Spurs' goal came from the one moment where things vaguely fell into place. Kyle Naughton and Harry Kane showing smart feet and quick thinking before the latter won a free-kick, an opportunity Christian Eriksen would curl expertly into the top corner.
It was a glimpse at Spurs' potential, but ultimately one that only inadvertently underlined just how sub-par they were over the rest of the match and in recent weeks.
Were money no object, this Benfica team would be picked apart by Premier League sides like it was a game of "Operation"—Lazar Markovic, Gabriel Sigueira, Rodrigo and Ezequiel Garay have all had (and will surely continue to have) their Premier League admirers.
Spurs, on this evidence (and under this management), could barely flog off most of their squad for parts. On Thursday, there was no creativity or invention, and only a dubious amount of effort—despite Sherwood's protestations that he had been happy with his side's desire.
Asked if he thought Spurs had lacked character and desire, even in translation (or perhaps because of it) Jesus managed to slide the proverbial shiv under Sherwood's ribcage and twist.
"Not really," he said. "Tottenham have some of the best technical players and individuals, and I found the Spurs players more often than not were well concentrated.
"I think they were trying to put on the pitch their manager's ideas."
Maybe Jesus was not trying to be clever, but the inference certainly seemed to be that Sherwood did not have many of them.
Sherwood cannot entirely be blamed for what is now all but certain to be a "lost season" for Spurs; however, he, like Villas-Boas, is attempting to fashion something from a squad that was evidently overhauled too extensively in the summer and perhaps will only truly flourish with a second season to gel.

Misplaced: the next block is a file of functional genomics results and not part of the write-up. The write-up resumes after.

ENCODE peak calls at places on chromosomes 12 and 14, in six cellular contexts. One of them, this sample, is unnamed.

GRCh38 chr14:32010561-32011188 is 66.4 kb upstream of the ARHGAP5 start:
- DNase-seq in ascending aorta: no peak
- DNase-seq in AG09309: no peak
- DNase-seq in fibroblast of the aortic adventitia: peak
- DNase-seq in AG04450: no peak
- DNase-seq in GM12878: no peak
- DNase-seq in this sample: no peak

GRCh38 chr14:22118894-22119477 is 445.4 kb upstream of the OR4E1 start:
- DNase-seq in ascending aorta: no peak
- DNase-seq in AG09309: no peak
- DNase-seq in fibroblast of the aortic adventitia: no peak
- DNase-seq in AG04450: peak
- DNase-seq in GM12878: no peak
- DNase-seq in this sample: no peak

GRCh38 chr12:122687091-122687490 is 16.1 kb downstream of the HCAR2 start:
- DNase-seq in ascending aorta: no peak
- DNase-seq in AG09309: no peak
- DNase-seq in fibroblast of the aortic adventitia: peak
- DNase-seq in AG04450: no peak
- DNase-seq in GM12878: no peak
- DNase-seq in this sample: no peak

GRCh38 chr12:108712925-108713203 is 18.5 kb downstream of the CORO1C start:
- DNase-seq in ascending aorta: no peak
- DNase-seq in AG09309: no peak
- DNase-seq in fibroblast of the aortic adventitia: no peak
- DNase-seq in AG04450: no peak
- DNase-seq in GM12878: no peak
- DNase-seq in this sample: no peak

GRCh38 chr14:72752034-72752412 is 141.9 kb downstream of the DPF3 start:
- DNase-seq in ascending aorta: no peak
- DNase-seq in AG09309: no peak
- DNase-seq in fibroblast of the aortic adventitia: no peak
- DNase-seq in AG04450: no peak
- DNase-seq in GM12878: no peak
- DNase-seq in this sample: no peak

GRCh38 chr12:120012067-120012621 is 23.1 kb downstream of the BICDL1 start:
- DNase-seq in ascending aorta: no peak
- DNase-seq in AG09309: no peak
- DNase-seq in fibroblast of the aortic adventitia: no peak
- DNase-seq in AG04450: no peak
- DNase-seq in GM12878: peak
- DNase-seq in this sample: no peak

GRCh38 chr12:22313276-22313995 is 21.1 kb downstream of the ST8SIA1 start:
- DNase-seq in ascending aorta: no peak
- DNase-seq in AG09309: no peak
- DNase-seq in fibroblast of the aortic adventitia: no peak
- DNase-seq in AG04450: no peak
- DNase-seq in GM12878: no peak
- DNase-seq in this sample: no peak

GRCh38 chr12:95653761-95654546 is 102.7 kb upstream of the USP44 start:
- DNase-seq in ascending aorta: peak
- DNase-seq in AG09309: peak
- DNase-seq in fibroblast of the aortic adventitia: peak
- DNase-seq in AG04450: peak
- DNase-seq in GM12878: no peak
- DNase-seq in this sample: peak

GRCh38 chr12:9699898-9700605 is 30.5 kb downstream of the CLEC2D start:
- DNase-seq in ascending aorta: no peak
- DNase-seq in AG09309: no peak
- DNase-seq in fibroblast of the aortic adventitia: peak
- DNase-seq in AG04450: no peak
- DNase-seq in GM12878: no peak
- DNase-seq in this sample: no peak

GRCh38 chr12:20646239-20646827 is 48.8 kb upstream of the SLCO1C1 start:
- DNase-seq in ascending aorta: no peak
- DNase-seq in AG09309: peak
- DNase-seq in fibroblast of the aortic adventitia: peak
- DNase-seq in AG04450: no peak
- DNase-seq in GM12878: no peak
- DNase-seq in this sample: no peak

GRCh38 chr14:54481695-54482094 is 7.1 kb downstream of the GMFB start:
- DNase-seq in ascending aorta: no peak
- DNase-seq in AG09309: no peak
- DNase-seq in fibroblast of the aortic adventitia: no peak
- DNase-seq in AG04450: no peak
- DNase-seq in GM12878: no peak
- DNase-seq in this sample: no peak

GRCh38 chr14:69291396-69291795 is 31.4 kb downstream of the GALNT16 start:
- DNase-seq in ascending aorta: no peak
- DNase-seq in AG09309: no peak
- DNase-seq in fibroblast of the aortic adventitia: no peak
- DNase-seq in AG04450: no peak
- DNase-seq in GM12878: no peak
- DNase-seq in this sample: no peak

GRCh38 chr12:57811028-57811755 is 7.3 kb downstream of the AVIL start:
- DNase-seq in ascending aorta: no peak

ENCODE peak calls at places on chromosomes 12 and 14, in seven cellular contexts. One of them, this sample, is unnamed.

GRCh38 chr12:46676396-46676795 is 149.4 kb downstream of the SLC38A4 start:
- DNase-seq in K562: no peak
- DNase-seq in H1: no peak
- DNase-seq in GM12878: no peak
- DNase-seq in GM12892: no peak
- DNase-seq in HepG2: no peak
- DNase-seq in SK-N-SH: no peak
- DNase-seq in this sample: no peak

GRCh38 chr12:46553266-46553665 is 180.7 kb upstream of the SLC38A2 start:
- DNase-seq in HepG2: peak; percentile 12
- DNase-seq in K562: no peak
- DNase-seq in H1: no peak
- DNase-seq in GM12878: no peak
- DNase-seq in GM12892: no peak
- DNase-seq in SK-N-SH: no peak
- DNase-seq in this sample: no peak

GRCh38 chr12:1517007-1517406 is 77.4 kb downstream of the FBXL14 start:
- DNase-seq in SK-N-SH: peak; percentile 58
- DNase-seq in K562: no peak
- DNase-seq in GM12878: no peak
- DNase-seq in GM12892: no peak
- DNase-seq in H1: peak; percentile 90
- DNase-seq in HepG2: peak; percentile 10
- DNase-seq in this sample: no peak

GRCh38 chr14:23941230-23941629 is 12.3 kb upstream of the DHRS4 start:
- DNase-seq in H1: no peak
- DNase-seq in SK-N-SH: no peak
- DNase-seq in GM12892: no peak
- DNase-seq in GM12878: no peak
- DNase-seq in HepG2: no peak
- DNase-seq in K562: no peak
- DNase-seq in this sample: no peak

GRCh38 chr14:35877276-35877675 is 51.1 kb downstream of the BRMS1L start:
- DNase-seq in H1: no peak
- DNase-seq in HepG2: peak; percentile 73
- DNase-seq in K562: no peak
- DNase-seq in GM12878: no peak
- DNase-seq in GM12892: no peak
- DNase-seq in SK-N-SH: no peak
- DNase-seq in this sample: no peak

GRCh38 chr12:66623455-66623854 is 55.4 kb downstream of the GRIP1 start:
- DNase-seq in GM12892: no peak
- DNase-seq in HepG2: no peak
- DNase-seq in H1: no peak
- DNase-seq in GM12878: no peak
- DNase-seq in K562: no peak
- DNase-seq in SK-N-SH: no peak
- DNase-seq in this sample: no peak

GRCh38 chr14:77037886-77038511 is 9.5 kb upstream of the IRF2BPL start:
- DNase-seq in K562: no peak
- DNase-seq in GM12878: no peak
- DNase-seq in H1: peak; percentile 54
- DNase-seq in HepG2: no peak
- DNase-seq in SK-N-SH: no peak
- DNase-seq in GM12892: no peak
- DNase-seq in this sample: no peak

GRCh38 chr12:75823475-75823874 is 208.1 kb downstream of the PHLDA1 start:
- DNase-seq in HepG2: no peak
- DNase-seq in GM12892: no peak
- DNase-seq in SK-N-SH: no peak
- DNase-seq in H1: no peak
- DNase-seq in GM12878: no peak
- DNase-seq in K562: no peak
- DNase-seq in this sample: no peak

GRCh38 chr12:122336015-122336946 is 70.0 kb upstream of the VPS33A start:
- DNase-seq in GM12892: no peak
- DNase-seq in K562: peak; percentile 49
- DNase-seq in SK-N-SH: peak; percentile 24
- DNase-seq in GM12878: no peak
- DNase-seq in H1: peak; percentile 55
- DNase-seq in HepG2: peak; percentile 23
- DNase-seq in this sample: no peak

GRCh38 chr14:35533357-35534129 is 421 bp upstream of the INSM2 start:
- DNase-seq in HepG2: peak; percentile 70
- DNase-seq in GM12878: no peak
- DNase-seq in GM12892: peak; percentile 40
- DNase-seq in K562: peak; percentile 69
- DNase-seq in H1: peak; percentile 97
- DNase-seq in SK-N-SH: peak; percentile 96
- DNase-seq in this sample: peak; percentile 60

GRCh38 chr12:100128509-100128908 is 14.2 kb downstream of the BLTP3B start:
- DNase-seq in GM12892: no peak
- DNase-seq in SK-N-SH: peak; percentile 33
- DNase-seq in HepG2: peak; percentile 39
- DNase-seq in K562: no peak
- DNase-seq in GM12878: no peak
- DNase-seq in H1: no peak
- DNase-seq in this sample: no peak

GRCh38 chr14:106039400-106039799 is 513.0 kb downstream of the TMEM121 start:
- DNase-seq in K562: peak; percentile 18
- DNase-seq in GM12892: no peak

By then, they will likely be working with a different manager—one who might experience an immediate benefit from that extra period of maturation, or may just sell off some of the personnel he does not want to buy players of his own preference, starting the same vicious cycle all over again.
Sherwood would be cheap to remove, and his results—and performances—have not been good enough to keep the finger off that trigger.
One wonders what chairman David Levy makes of all this. Has anything really been gained by sacking Villas-Boas when they did? Sherwood's appointment may have provided an immediate boost (albeit one aided in many ways by good fortune), but since then results against big clubs have not improved and the quality of the football on display has declined even further.
Barring a brilliant run of results, all that is left for the club to do is play out the remainder of their fixtures this season and then reshuffle in the summer.
Louis van Gaal, Luciano Spalletti, even Rafael Benitez could all be in the frame.
Before all that is the next game, though, which is against Arsenal. Lose, and Spurs can surely kiss goodbye once and for all to Champions League qualification for another season.
Perhaps, though, if it is true what they say about form going out of the window in derbies, that might be the source of hope.
"It's probably the best game we could have," Sherwood offered. "The players won't need any motivation for that. I'm sure they will be up for it."